Answering questions about property taxes

My recent column on property tax returns generated quite a few good questions on the topic of property tax reduction in Georgia. Here are some of the best:

Q: You have suggested that a smart homeowner file a “property tax return” (Georgia PT50-R) in January. But I called the tax assessor, and he said there was no reason to file a return because I will get a “notice of assessment” in late spring, and then I can protest the amount and appeal later. Is he right?

A: The information you received is essentially correct. However, in my experience, the sooner I begin the review process with the tax assessor’s office, the greater the likelihood of getting a meeting with my assigned appraiser and presenting my case for a reduction.

As the spring arrives, the tax assessor’s office gets extremely busy, and it is more difficult for the personnel to meet with each individual.

The property tax return simply tells the county that you are requesting a review of your property value before Notices of Assessment are mailed out in April or May.

Q: I saw where property values in Georgia were up about 5 percent in 2014. Doesn’t that mean that I am wasting my time by pursuing a reduction in my property tax?

A: The figure you saw was an average of all values, but not an indicator of any specific neighborhood or area. That means it’s important to take each case on its own merits rather than applying a percentage across the board.

The county is charged with estimating what your home might have sold for if it had been on the market on Jan. 1 of this year. And there are many factors that have likely affected your home’s value during the 12 months preceding New Year’s Day.

For example, if a nearby major employer, such as General Motors, decided to close the plant and let all the workers go, it would not be unusual to see a large number of homes quickly come up “for sale.” If that happened, supply and demand might dictate that prices might fall in the period after the closure.

Likewise, if several of the employees who were let go were unable to find work, they might be forced to go through foreclosure or bankruptcy. Any event which causes an excessive inventory of homes can cause a decline in values.

Q: I have heard that agents rely on county appraised tax values to determine how much homes are worth when listing them for sale. If that is so, aren’t I injuring my chances of getting a good price by seeking to lower my tax valuation?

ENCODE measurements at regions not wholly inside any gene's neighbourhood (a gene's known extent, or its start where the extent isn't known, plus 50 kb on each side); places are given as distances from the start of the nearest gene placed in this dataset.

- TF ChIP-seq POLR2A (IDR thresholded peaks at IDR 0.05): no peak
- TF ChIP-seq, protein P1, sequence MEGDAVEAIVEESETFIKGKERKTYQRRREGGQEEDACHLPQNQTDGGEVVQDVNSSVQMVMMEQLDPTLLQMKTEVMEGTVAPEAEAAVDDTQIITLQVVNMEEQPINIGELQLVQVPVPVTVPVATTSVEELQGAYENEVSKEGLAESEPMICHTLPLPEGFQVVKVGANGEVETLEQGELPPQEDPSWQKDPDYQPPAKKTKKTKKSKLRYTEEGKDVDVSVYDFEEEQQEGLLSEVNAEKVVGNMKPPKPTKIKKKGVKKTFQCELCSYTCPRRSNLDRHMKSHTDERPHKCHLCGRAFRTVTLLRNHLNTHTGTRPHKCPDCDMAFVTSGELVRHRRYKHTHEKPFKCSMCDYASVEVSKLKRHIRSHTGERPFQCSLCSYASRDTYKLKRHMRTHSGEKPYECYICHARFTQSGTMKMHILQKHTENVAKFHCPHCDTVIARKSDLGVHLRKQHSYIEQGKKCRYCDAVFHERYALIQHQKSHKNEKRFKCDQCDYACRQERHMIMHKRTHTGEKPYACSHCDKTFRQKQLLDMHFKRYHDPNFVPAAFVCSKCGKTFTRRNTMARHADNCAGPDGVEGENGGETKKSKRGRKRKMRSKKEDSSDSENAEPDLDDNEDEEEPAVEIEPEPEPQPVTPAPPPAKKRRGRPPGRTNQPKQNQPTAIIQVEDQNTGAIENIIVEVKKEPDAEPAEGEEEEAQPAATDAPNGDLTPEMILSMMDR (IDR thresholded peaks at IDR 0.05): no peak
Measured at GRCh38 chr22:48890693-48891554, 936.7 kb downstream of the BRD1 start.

A: Only a rookie agent would waste time trying to rely on county tax valuations in estimating real world values. Instead, a good agent will always offer to perform a competitive market analysis (CMA) which attempts to estimate probable selling price based on recent sales of comparable homes located near the home in question.

In most cases, the county tax assessors have never been to visit your home. I have found the county records to often be in error. You should not be concerned that there is any harm being done to you by seeking a reduction in your property tax.

Q: If I honestly believe that my home is worth significantly more than it was assessed at last year, is it smart to file a property tax return?

A: In that circumstance, I would leave well enough alone. Then simply wait until you receive your notice of assessment for 2015, probably in April or May. Then you will have an opportunity to do nothing or protest the valuation. If you do nothing, the county will assume you agree with its assessed value and the matter will be settled for another year.

Q: My county tax commissioner allows us to file our property tax returns online. Is that safe? How will I know that they actually received it?

A: You needn’t worry about the security of the county’s computers or your data being misused. Property tax data is all public information in the first place, open for anyone to inspect.

But what should concern you is that when you file online, you should get some sort of indication that your communication has, in fact, been received. So when you file online, it’s a good idea to wait a couple days to allow for data entry, then call and confirm that you are on the list of appeals.

If you have unwisely waited until the last minute to file your documents, it is best to send by certified mail or deliver to the tax assessors office by hand.

Q: What deadlines are we facing?

A: All property tax returns in Georgia must be postmarked no later than April 1, 2015. Then once you receive your notice of assessment, you will have 45 days from the mailing date to protest. Once the assessor makes a decision and notifies you, you will have 30 days to Appeal to the Board of equalization.

On my website at Money99.com, you can download my 2015 Special Report titled “How To Lower Your Property Tax In Georgia.” In the report, we look at the new Georgia laws surrounding property taxation and how they can benefit owners. It also contains a current PT50-R form and contact information for the Board of Tax Assessors in every county in Georgia.

Support real journalism. Support local journalism. Subscribe to The Atlanta Journal-Constitution today. See offers.

Your subscription to the Atlanta Journal-Constitution funds in-depth reporting and investigations that keep you informed. Thank you for supporting real journalism.

John Adams is a real estate broker, investor and author. He answers real estate questions every Sunday at 3 p.m. on WGKA-920 AM. He welcomes your comments at Money99.com, where you will find an expanded video version of this column.

X